Eventually they returned.  I was spotted sat on the pub car park wall, clutching the brew can for warmth.  Humpty Dumpty sat on a wall.
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catengineman

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Re: USAGE AND ABUSAGE OF TOOLS......
« Reply #23 on: November 22, 2007, 09:08:23 PM »

I'm not sure if this will count but many moons ago I was serving my time as a vehicle technician (OK OK) car mechanic :embarrassed:
at the grand old age of 19 I had the fortune to assist in the repair of a damaged car (it was by todays standards a rite off) but the power arm to straighten chassis was being used on another, so the charge hand (my tutor) sent me round the stores for two sets of 3 tonne chain pulls where we then connected these between two lamp posts with the car in between and duly straightened the chassis, may I add that this idea was far easier to control than the correct equipment. but if the local council and elec board had know what we were up to all hell could have broke loose (I have used this idea myself, please don't tell anyone as the 'bollard I used came out the ground)
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sheerline

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Re: USAGE AND ABUSAGE OF TOOLS......
« Reply #24 on: November 22, 2007, 09:09:36 PM »

When we were tv engineers back in the 70s we got up to all sorts of tricks in the workshop. We used to use those old Solon soldering irons with a coper tip which simply pushed into atubular socket on the end of the iron. I discovered you could scrape the red heads off matches, ram them down the hole, shove the bit in the end , plug in the iron and wait. If memory serves me correctly, the time period for detonation was around 40 secs. The first time we tried this, the iron was just hanging on the tube base wiring on the set I was working on. The thing went off like a gun, the recoiling iron ripped the wiring off the tube and the copper bit went through the workshop roof! The genie was now out of the bottle and everyone was at it, you dare'nt enter that workshop without shouting "is it safe"?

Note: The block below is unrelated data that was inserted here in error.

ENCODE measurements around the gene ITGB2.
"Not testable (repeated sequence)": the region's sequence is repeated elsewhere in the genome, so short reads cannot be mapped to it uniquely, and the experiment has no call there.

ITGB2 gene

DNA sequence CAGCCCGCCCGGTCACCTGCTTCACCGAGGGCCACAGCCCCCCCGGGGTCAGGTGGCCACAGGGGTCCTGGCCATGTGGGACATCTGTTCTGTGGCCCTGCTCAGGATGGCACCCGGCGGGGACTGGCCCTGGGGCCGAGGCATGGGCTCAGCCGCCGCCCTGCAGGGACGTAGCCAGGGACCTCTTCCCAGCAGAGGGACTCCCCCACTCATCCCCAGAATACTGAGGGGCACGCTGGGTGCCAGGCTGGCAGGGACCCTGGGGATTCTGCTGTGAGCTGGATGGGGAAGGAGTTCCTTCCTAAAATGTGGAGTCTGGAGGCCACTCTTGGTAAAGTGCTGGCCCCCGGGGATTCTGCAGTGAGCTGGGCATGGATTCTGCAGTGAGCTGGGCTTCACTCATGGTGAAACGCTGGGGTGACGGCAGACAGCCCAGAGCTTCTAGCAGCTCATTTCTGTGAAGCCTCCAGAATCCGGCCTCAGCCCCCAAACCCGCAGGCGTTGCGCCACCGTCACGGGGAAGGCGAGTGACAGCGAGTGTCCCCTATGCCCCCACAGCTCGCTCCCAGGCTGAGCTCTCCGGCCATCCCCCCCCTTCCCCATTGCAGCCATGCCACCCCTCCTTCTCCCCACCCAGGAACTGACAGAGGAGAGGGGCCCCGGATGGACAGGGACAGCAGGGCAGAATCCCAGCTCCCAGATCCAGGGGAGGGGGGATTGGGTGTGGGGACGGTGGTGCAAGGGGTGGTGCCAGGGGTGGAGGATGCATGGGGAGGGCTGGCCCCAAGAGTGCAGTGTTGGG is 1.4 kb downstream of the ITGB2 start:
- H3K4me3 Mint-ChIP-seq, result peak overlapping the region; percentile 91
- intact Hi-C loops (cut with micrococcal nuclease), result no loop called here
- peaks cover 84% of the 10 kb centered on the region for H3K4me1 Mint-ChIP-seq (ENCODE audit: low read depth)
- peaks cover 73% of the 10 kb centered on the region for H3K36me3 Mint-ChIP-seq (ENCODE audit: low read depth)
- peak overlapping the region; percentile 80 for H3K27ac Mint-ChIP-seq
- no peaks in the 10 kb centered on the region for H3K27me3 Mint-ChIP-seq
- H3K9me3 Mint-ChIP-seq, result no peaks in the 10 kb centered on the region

This skylarking and experimentation progressed to a MK2 version..... BIGGER. We had this whopping great electric iron with a huge bit in the end so out it came, in went half a box of match heads followed by the bit. At this point, we were all a bit twitchy and shell shocked and we knew this would be a big bang so we anchored the iron in a vice and pointed it out of the window at a wall about 50 feet away. We plugged it in and hid behind the tv racks on the other side of the workshop. After a couple of minutes, it still had'nt gone off but no one dared go check on it to see if it was warming up. Three minutes later there was a tremendous bang which not only hurt our ears but brought dust down from the roof.
When we re- emerged, the iron was like one of those old blunderbuss guns you see on Tom and Jerry cartoons, with its end all splayed out and completely wrecked. The vice had also been shunted along the bench and the Bit had vanished.. obviously ejected at high speed.
We never found the bit and there were no marks on that wall outside so God alone knows where it went! After that last incident, we closed it down as a prank because it was so so dangerous.
Lucky to be here really as there were many other tales to tell.